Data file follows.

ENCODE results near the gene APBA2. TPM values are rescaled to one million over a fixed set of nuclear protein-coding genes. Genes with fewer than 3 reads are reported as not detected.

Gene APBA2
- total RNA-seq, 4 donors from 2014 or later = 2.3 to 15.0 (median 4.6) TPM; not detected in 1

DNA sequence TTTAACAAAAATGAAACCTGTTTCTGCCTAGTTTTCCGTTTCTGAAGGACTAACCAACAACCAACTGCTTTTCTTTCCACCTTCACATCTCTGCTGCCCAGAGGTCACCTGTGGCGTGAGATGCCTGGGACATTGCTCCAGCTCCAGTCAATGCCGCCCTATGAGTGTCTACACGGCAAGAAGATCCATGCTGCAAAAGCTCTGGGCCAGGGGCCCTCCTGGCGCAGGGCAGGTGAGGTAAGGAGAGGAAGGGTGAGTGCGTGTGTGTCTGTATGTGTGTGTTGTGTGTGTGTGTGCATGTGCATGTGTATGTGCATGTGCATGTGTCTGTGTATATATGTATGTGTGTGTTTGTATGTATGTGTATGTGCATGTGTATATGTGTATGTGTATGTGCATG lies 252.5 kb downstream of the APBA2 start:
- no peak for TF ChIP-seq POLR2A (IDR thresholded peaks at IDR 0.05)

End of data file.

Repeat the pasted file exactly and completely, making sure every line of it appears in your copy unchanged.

ENCODE results near the gene APBA2. TPM values are rescaled to one million over a fixed set of nuclear protein-coding genes. Genes with fewer than 3 reads are reported as not detected.

Gene APBA2
- total RNA-seq, 4 donors from 2014 or later = 2.3 to 15.0 (median 4.6) TPM; not detected in 1

DNA sequence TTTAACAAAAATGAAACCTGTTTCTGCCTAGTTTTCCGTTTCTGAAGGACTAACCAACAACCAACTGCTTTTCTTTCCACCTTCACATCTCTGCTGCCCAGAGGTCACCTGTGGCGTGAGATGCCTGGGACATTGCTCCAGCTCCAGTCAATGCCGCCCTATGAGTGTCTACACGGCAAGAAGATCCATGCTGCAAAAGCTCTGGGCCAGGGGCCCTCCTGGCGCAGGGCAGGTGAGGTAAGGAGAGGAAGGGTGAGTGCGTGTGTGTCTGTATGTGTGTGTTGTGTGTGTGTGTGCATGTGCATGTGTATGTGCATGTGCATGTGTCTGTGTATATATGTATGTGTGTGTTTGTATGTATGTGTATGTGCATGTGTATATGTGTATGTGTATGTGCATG lies 252.5 kb downstream of the APBA2 start:
- no peak for TF ChIP-seq POLR2A (IDR thresholded peaks at IDR 0.05)